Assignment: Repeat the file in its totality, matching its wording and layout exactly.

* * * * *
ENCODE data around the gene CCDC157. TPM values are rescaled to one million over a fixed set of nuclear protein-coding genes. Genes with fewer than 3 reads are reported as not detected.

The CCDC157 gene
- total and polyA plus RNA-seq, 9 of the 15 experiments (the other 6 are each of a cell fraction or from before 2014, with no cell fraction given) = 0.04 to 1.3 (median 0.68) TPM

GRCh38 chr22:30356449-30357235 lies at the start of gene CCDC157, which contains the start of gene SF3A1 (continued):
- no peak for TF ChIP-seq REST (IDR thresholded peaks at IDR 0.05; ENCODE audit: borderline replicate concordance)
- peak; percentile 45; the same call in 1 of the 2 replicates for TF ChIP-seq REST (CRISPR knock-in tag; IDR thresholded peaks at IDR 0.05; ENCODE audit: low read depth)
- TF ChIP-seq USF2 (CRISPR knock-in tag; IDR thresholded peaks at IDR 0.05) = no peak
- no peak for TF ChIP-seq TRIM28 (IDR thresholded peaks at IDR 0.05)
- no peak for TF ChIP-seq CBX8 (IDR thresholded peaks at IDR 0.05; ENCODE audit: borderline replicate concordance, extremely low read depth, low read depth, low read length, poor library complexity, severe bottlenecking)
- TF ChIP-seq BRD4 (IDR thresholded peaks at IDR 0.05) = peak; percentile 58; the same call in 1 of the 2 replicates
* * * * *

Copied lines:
ENCODE data around the gene CCDC157. TPM values are rescaled to one million over a fixed set of nuclear protein-coding genes. Genes with fewer than 3 reads are reported as not detected.

The CCDC157 gene
- total and polyA plus RNA-seq, 9 of the 15 experiments (the other 6 are each of a cell fraction or from before 2014, with no cell fraction given) = 0.04 to 1.3 (median 0.68) TPM

GRCh38 chr22:30356449-30357235 lies at the start of gene CCDC157, which contains the start of gene SF3A1 (continued):
- no peak for TF ChIP-seq REST (IDR thresholded peaks at IDR 0.05; ENCODE audit: borderline replicate concordance)
- peak; percentile 45; the same call in 1 of the 2 replicates for TF ChIP-seq REST (CRISPR knock-in tag; IDR thresholded peaks at IDR 0.05; ENCODE audit: low read depth)
- TF ChIP-seq USF2 (CRISPR knock-in tag; IDR thresholded peaks at IDR 0.05) = no peak
- no peak for TF ChIP-seq TRIM28 (IDR thresholded peaks at IDR 0.05)
- no peak for TF ChIP-seq CBX8 (IDR thresholded peaks at IDR 0.05; ENCODE audit: borderline replicate concordance, extremely low read depth, low read depth, low read length, poor library complexity, severe bottlenecking)
- TF ChIP-seq BRD4 (IDR thresholded peaks at IDR 0.05) = peak; percentile 58; the same call in 1 of the 2 replicates